For those that don’t want to wade through the damn-near 1800 words that follow, the bottom line is this: if you are producing wine, and in this day and age you are letting someone like me (or any critic) dictate the majority of your brand message to current and potential customers in online engagement channels (twitter, facebook, etc.), then you need to audition for a Jim Henson Company project, because you’re acting like a Muppet

Read the rest of this stuff »

134

 

 

Wineries and Social Media: A Totally Unscientific Case Study (Franciscan)

Vinted on January 28, 2010 binned in commentary, wine 2.0, winemaking

A funny thing happened on my way to the 2010 Pro Wine Writers Symposium.

I did some research, and found what I was looking for, just not where I expected to find it.

Since my Symposium fellowship was underwritten by Franciscan, I’m planning on a visit to the winery when I’m in Napa next month.   So I was digging around on the ‘global interwebs’ to get my bearings on all things Franciscan before the visit.  Reasons being that I wanted to get a solid starting point of Franciscan knowledge from which to branch out when I ask them questions and generally get all, you know, in-depth on them (you know how I am); also I’m a total geek and that kind of stuff is fun for me.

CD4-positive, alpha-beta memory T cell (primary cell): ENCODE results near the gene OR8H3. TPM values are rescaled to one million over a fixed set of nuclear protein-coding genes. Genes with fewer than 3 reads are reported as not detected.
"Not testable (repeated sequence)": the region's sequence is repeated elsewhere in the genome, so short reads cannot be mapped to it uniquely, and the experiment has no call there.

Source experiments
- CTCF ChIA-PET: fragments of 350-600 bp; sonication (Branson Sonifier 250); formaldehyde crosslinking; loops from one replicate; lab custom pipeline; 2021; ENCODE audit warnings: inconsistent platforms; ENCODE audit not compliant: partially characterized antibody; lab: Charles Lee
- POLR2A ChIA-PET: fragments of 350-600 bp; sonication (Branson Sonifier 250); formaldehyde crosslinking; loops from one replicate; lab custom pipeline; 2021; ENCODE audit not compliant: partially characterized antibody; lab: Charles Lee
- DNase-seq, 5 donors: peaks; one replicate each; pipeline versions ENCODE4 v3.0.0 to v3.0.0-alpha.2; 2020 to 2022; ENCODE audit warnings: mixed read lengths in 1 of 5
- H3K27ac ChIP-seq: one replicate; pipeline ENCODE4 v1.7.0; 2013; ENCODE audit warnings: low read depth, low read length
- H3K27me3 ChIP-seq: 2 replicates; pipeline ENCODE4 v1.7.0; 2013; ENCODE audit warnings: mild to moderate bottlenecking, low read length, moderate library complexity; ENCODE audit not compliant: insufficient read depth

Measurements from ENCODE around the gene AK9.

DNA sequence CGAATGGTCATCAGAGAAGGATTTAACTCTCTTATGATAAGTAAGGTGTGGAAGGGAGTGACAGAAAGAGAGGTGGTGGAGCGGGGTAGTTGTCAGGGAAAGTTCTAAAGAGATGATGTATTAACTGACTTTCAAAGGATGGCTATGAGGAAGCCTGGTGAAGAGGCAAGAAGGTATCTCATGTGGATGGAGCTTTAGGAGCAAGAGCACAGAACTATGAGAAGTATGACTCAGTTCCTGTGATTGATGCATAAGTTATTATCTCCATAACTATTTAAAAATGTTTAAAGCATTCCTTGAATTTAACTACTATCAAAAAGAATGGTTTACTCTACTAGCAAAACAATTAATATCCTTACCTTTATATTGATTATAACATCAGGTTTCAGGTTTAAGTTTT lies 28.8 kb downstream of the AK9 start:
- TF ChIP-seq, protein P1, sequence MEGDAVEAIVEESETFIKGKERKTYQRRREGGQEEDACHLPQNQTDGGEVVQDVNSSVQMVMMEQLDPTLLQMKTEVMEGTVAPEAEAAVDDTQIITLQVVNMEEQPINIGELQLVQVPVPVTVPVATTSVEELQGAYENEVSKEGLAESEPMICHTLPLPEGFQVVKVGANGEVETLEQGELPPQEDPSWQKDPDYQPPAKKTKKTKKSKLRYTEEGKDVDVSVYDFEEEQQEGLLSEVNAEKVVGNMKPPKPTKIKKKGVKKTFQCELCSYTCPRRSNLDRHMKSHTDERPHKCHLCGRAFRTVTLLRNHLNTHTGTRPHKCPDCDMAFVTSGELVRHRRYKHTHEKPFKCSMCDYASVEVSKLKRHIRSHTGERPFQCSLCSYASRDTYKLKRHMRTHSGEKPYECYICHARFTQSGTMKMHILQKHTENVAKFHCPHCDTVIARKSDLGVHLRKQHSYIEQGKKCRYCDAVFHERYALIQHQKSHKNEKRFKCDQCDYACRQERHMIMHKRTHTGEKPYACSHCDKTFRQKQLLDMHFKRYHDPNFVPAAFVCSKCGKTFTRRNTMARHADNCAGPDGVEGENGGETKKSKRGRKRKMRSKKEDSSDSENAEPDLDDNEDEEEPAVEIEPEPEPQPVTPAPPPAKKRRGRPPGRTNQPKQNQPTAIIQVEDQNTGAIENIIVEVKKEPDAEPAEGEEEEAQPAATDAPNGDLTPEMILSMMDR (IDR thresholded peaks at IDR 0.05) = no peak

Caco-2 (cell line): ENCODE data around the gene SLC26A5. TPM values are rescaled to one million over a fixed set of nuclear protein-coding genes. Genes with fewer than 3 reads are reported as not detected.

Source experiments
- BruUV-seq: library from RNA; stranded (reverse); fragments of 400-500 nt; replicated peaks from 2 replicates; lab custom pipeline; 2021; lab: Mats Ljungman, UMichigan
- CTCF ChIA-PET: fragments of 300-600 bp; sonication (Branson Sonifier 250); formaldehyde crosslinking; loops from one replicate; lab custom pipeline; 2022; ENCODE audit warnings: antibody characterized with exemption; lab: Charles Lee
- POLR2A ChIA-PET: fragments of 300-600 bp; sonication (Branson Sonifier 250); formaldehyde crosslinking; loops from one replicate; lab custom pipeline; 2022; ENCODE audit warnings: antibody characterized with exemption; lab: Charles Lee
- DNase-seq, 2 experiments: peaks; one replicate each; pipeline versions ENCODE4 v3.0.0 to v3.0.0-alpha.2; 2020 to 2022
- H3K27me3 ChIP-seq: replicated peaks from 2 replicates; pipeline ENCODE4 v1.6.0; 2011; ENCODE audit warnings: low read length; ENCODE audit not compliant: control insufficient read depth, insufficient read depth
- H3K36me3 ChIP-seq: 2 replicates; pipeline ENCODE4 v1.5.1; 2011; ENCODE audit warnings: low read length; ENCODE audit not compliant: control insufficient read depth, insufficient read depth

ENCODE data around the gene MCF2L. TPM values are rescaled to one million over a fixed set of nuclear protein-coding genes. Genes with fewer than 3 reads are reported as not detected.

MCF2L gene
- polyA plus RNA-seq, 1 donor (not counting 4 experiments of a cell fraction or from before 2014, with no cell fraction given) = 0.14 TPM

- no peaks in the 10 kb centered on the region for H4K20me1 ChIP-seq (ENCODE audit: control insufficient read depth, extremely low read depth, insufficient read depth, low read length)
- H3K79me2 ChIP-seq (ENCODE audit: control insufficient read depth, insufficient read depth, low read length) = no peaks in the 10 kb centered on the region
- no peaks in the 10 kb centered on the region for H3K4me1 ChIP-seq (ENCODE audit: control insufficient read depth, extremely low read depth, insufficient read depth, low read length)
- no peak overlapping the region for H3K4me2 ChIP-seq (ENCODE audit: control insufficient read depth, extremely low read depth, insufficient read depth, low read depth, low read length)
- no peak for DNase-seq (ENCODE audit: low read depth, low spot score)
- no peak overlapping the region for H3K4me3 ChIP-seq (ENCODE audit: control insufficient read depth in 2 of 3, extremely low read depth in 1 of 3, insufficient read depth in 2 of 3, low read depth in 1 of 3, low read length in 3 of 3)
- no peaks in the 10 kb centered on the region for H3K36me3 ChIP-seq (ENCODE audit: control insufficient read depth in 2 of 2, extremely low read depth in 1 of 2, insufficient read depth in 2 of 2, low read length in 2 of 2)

Not that I am without some knowledge of Franciscan – I’ve tasted some of their flagship wines, and their website is chock full of background on their Napa legacy (and with a past that featured Agustin Huneeus and one of the first real “Meritage” wines, your bragging rights around having a ‘legacy’ are pretty safe) and their take-it-to-perfectionist-extremes focus on blending.

As for what’s happening now (and I mean, right this second) at Franciscan… not so much.  I didn’t find anything at their website to connect me to the current happenings of the people there.

Nada.

I did find some of that information, though – just not at Franciscan.com, and not without a bit of digging…

Read the rest of this stuff »

11

 

 

The Fine Print

This site is licensed under Creative Commons. Content may be used for non-commercial use only; no modifications allowed; attribution required in the form of a statement "originally published by 1WineDude" with a link back to the original posting.

Play nice! Code of Ethics and Privacy.

Contact: joe (at) 1winedude (dot) com

Google+

Labels

Vintage

Find

Sign up, lushes!

Enter your email address to subscribe and get all the good stuff via email.

Join 40,254 other subscribers

Gravityscan Badge